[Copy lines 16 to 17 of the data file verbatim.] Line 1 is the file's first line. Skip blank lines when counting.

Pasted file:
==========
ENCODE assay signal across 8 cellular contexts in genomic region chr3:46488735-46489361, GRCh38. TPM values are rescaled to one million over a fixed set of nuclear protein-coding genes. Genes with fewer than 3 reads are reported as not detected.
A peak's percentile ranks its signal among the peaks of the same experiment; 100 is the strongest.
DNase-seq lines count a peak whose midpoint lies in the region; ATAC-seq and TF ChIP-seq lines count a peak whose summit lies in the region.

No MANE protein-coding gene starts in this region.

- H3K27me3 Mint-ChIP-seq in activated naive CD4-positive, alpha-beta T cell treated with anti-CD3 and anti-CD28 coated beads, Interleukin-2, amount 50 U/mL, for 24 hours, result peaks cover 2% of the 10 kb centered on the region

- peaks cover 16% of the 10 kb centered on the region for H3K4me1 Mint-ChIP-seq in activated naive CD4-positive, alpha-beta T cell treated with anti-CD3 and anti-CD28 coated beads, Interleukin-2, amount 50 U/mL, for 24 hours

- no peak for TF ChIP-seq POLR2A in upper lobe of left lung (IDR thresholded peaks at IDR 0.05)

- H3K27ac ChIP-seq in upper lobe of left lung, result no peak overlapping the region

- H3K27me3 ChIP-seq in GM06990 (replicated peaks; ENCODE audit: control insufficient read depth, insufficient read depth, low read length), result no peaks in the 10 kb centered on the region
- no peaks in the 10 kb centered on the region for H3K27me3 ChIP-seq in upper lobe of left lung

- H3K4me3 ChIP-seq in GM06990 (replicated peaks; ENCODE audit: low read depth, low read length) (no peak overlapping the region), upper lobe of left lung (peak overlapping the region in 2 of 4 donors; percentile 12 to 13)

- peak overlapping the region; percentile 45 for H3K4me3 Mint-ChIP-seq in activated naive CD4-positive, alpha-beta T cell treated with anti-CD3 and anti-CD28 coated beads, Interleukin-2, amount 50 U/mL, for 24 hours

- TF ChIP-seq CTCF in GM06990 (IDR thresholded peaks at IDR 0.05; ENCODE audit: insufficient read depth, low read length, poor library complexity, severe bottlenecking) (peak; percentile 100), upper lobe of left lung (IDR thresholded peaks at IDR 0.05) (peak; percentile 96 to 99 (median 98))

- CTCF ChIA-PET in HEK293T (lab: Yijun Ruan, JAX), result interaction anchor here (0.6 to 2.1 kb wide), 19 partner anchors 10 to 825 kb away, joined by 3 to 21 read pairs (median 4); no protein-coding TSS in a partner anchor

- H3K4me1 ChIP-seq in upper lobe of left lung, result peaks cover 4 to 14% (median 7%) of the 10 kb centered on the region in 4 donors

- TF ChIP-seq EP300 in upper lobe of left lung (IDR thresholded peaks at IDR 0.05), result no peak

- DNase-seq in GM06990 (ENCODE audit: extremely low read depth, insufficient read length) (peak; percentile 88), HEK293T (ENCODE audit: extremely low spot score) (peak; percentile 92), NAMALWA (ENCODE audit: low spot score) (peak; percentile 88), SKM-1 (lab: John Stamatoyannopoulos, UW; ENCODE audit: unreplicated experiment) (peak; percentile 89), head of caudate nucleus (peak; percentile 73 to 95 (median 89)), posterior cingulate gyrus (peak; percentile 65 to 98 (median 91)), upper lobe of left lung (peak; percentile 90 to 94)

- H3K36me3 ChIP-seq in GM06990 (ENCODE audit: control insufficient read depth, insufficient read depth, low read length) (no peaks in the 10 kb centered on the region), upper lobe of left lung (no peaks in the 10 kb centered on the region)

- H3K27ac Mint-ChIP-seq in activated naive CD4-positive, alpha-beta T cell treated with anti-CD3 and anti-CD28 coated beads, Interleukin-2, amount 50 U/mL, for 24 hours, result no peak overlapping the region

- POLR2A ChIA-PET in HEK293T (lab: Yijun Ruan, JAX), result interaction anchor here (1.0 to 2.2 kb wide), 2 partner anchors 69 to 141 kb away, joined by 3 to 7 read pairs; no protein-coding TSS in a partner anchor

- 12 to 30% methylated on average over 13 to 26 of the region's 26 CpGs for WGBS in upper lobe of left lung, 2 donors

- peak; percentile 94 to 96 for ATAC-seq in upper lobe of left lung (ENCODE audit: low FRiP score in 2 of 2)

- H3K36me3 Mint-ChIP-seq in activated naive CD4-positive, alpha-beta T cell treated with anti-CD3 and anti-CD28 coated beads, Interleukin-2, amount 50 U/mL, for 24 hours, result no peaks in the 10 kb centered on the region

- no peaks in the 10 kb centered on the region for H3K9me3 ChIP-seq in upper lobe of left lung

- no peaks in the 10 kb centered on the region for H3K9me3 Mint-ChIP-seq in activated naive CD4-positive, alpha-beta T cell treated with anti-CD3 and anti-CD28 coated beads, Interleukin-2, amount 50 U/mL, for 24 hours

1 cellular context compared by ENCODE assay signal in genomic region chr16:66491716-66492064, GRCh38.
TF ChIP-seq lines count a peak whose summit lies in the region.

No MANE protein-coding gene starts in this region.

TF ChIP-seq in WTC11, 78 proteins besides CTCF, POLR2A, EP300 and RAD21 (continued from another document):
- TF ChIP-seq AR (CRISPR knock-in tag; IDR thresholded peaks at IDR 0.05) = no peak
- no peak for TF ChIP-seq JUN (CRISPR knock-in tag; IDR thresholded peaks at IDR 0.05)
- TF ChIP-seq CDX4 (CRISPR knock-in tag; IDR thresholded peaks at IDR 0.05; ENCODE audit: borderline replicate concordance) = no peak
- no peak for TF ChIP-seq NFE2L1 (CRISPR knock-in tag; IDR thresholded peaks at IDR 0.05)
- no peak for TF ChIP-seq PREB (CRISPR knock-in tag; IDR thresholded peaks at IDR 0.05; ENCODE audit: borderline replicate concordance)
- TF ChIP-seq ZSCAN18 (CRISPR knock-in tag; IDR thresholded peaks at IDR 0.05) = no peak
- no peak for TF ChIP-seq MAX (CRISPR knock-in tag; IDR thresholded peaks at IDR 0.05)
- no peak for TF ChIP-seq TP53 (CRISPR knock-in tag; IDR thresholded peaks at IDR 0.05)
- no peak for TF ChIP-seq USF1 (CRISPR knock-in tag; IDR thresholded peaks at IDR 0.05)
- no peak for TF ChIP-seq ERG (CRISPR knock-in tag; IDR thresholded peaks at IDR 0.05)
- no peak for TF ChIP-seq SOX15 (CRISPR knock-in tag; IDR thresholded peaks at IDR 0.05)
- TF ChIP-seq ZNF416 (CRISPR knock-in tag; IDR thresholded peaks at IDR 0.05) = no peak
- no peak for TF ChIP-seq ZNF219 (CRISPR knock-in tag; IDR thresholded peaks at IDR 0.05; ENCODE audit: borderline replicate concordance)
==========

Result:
- TF ChIP-seq EP300 in upper lobe of left lung (IDR thresholded peaks at IDR 0.05), result no peak

- DNase-seq in GM06990 (ENCODE audit: extremely low read depth, insufficient read length) (peak; percentile 88), HEK293T (ENCODE audit: extremely low spot score) (peak; percentile 92), NAMALWA (ENCODE audit: low spot score) (peak; percentile 88), SKM-1 (lab: John Stamatoyannopoulos, UW; ENCODE audit: unreplicated experiment) (peak; percentile 89), head of caudate nucleus (peak; percentile 73 to 95 (median 89)), posterior cingulate gyrus (peak; percentile 65 to 98 (median 91)), upper lobe of left lung (peak; percentile 90 to 94)